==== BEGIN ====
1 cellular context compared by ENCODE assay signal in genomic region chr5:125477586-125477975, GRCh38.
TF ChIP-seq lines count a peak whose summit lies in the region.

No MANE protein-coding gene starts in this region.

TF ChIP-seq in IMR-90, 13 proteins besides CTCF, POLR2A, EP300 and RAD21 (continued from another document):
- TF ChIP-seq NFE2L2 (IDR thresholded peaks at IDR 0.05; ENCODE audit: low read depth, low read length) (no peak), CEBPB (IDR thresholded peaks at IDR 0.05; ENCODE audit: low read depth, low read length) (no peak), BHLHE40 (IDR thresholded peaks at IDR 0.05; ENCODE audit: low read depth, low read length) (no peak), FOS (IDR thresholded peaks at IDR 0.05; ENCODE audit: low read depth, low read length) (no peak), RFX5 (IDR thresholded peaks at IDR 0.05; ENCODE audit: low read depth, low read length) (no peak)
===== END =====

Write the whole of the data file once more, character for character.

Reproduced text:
1 cellular context compared by ENCODE assay signal in genomic region chr5:125477586-125477975, GRCh38.
TF ChIP-seq lines count a peak whose summit lies in the region.

No MANE protein-coding gene starts in this region.

TF ChIP-seq in IMR-90, 13 proteins besides CTCF, POLR2A, EP300 and RAD21 (continued from another document):
- TF ChIP-seq NFE2L2 (IDR thresholded peaks at IDR 0.05; ENCODE audit: low read depth, low read length) (no peak), CEBPB (IDR thresholded peaks at IDR 0.05; ENCODE audit: low read depth, low read length) (no peak), BHLHE40 (IDR thresholded peaks at IDR 0.05; ENCODE audit: low read depth, low read length) (no peak), FOS (IDR thresholded peaks at IDR 0.05; ENCODE audit: low read depth, low read length) (no peak), RFX5 (IDR thresholded peaks at IDR 0.05; ENCODE audit: low read depth, low read length) (no peak)